Burundi

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Republic of Burundi

  • Republika y'Uburundi  (Kirundi)
  • République du Burundi  (French)
Coat of arms of Burundi
Coat of arms
Motto: 
  • "Imana, Umwami, Igihugu" (Kirundi)
  • "Dieu, Le Roi,Le Pays" (French)
  • "God, The King, The Country" (English)
Anthem: Burundi Bwacu  (Kirundi)
Our Burundi
Burundi (orthographic projection).svg
Location Burundi AU Africa.svg
CapitalGitega (political) Bujumbura (economic)[a]
3°30′S 30°00′E / 3.500°S 30.000°E / -3.500; 30.000
Largest cityBujumbura[a]
Official languagesKirundi (national and official)
French (official)
English (official)[1][2][3][4]
Ethnic groups
([5])
  • 85% Hutu
  • 14% Tutsi
  •   1% Twa
  • ~3,000 Europeans
  • ~2,000 South Asians
Religion
(2015)[6]
Demonym(s)Burundian
GovernmentUnitary dominant-party presidential constitutional republic
• President
Évariste Ndayishimiye
Alain-Guillaume Bunyoni
Prosper Bazombanza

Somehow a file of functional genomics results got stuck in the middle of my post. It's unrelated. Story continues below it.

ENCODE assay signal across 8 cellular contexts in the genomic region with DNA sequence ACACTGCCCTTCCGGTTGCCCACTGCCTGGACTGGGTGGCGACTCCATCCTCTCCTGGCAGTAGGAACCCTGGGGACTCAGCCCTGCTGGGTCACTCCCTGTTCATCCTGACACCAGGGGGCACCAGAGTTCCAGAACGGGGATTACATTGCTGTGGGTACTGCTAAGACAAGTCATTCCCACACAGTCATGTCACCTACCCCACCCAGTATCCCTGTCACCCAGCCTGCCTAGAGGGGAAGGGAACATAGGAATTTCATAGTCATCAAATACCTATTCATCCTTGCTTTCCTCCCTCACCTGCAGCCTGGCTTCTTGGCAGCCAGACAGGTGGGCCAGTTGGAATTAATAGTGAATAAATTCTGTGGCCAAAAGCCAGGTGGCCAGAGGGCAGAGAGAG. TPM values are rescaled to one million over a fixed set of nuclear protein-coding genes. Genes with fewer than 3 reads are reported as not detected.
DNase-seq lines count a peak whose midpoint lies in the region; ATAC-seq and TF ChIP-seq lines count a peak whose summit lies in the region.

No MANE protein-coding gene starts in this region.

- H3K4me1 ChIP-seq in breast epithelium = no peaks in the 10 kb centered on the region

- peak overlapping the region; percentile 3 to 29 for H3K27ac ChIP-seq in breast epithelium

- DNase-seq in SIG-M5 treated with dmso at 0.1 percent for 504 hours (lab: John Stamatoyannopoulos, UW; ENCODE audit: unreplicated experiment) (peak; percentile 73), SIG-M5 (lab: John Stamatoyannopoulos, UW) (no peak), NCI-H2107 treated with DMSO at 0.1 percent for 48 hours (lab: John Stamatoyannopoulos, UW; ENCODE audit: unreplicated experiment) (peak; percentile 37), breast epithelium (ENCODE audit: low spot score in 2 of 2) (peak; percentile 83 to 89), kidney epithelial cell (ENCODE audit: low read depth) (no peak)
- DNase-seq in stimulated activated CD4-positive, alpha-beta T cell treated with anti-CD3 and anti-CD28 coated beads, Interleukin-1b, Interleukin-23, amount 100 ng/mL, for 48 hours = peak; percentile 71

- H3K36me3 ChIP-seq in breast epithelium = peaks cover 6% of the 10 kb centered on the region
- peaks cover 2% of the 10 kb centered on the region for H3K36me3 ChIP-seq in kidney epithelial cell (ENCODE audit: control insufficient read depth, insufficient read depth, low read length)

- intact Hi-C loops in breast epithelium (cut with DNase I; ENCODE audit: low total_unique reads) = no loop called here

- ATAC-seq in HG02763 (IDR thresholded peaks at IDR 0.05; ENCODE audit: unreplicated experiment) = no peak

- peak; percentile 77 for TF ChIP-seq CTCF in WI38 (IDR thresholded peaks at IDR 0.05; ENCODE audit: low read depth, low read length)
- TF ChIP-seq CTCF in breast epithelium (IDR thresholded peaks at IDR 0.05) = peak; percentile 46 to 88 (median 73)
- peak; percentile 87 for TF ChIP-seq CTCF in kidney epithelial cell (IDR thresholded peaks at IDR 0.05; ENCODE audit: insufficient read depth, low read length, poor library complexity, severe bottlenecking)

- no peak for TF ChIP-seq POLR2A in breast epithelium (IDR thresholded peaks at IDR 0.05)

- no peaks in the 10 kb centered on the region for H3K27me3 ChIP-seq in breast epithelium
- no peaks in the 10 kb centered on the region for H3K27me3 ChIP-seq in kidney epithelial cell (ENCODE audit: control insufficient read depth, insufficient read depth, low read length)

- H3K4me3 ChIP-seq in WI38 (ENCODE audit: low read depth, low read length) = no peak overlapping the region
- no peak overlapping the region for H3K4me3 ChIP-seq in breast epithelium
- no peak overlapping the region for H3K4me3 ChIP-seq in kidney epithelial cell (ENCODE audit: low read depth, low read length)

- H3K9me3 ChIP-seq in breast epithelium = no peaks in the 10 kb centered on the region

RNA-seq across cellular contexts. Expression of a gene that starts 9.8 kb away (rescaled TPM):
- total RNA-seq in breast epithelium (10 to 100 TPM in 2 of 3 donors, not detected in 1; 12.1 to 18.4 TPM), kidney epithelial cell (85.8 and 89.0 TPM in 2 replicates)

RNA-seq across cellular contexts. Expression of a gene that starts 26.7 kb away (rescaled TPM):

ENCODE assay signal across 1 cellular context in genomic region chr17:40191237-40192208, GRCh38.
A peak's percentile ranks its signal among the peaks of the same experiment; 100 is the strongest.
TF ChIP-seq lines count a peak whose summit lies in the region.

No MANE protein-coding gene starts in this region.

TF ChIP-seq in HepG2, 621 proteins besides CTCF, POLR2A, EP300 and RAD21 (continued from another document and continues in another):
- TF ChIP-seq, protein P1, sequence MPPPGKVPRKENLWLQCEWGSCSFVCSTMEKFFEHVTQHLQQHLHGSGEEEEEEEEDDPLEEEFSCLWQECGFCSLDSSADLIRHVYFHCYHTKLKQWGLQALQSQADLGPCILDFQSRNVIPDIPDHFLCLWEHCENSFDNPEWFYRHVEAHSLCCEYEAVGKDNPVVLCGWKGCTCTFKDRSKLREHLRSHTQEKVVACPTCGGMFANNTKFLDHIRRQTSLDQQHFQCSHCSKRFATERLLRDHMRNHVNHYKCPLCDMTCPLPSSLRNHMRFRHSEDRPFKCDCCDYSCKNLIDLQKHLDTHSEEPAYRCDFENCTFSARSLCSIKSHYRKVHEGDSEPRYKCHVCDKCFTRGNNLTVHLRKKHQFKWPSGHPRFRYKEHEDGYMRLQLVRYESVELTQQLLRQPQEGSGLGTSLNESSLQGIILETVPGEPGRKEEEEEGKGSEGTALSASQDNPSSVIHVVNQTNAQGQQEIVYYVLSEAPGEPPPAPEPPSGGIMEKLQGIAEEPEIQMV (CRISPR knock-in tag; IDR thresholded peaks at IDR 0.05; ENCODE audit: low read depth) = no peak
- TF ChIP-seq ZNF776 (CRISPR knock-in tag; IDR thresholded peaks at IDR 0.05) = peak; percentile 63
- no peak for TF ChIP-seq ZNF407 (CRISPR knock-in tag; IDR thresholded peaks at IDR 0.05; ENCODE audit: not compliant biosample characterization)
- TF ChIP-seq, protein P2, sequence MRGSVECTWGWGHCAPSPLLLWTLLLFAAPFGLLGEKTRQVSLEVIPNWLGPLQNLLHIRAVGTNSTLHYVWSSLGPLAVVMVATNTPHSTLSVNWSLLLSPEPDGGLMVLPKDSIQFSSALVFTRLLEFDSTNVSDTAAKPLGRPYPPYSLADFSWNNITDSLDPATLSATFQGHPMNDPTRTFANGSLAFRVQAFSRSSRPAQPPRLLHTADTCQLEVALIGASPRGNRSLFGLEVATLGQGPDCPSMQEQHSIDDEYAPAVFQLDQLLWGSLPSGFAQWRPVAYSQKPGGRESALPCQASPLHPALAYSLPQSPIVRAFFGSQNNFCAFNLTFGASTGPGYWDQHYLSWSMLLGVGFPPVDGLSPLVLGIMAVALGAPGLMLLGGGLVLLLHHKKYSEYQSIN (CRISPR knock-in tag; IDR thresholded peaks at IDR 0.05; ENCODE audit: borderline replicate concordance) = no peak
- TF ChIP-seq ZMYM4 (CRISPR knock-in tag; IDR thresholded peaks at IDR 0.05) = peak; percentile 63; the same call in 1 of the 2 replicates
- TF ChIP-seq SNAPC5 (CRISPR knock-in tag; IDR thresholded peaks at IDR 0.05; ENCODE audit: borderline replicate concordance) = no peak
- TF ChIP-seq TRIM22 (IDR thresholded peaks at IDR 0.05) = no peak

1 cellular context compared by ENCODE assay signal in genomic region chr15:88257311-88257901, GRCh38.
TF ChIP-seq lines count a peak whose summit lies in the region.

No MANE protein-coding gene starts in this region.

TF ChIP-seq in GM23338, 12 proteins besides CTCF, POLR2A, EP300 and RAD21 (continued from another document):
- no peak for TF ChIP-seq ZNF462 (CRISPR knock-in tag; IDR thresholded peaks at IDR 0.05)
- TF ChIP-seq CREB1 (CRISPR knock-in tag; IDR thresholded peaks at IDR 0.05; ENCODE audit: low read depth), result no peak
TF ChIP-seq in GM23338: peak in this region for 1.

LegislatureParliament
Senate
National Assembly
Status
1945–1962
• Independence from Belgium
1 July 1962
• Republic
28 November 1966
28 February 2005
Area
• Total
27,834 km2 (10,747 sq mi)[7] (142nd)
• Water (%)
10[8]
Population
• 2020 estimate
11,865,821[9] (84th)
• 2008 census
8,053,574[7]
• Density
401.6/km2 (1,040.1/sq mi) (20th)
GDP (PPP)2019 estimate
• Total
$8.380 billion
• Per capita
$727[10]
GDP (nominal)2019 estimate
• Total
$3.573 billion
• Per capita
$310[10]
Gini (2013)39.2[11]
medium
HDI (2018)Increase 0.423[12]
low · 185th
CurrencyBurundian franc (FBu) (BIF)
Time zoneUTC+2 (CAT)
Date formatdd/mm/yyyy
Driving sideright
Calling code+257
ISO 3166 codeBI
Internet TLD.bi

Burundi (officially called the Republic of Burundi) is a small country in Africa. The capital of Burundi is Gitega. The official languages of Burundi are Kirundi French and English. There are about eight and a half million people in Burundi. Burundi is one of the poorest countries in the world.